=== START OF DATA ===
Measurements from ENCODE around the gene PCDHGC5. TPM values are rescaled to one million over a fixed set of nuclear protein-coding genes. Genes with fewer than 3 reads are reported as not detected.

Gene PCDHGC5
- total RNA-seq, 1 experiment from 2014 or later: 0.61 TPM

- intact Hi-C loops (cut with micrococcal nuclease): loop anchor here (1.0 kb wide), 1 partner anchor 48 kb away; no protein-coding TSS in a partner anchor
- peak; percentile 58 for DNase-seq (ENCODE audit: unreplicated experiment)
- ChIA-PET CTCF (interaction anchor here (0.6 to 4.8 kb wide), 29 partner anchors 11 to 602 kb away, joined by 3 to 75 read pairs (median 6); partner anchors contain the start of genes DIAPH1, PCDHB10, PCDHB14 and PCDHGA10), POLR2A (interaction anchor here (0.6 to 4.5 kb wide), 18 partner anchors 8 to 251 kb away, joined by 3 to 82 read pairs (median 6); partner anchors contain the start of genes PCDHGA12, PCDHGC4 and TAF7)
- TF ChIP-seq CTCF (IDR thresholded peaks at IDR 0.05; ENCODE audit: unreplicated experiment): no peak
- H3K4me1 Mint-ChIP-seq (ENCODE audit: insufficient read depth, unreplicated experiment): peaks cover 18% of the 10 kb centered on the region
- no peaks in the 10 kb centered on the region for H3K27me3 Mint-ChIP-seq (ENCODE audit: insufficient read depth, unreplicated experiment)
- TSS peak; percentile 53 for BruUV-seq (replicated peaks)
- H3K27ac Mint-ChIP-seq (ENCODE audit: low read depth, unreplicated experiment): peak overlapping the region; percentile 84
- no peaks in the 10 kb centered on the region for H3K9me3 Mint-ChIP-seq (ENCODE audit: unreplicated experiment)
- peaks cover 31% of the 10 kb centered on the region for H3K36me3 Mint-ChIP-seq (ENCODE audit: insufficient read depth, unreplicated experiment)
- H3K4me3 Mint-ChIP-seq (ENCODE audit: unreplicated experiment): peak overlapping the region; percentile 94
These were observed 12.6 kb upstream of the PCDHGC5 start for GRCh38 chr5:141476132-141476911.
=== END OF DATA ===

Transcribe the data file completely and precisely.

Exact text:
Measurements from ENCODE around the gene PCDHGC5. TPM values are rescaled to one million over a fixed set of nuclear protein-coding genes. Genes with fewer than 3 reads are reported as not detected.

Gene PCDHGC5
- total RNA-seq, 1 experiment from 2014 or later: 0.61 TPM

- intact Hi-C loops (cut with micrococcal nuclease): loop anchor here (1.0 kb wide), 1 partner anchor 48 kb away; no protein-coding TSS in a partner anchor
- peak; percentile 58 for DNase-seq (ENCODE audit: unreplicated experiment)
- ChIA-PET CTCF (interaction anchor here (0.6 to 4.8 kb wide), 29 partner anchors 11 to 602 kb away, joined by 3 to 75 read pairs (median 6); partner anchors contain the start of genes DIAPH1, PCDHB10, PCDHB14 and PCDHGA10), POLR2A (interaction anchor here (0.6 to 4.5 kb wide), 18 partner anchors 8 to 251 kb away, joined by 3 to 82 read pairs (median 6); partner anchors contain the start of genes PCDHGA12, PCDHGC4 and TAF7)
- TF ChIP-seq CTCF (IDR thresholded peaks at IDR 0.05; ENCODE audit: unreplicated experiment): no peak
- H3K4me1 Mint-ChIP-seq (ENCODE audit: insufficient read depth, unreplicated experiment): peaks cover 18% of the 10 kb centered on the region
- no peaks in the 10 kb centered on the region for H3K27me3 Mint-ChIP-seq (ENCODE audit: insufficient read depth, unreplicated experiment)
- TSS peak; percentile 53 for BruUV-seq (replicated peaks)
- H3K27ac Mint-ChIP-seq (ENCODE audit: low read depth, unreplicated experiment): peak overlapping the region; percentile 84
- no peaks in the 10 kb centered on the region for H3K9me3 Mint-ChIP-seq (ENCODE audit: unreplicated experiment)
- peaks cover 31% of the 10 kb centered on the region for H3K36me3 Mint-ChIP-seq (ENCODE audit: insufficient read depth, unreplicated experiment)
- H3K4me3 Mint-ChIP-seq (ENCODE audit: unreplicated experiment): peak overlapping the region; percentile 94
These were observed 12.6 kb upstream of the PCDHGC5 start for GRCh38 chr5:141476132-141476911.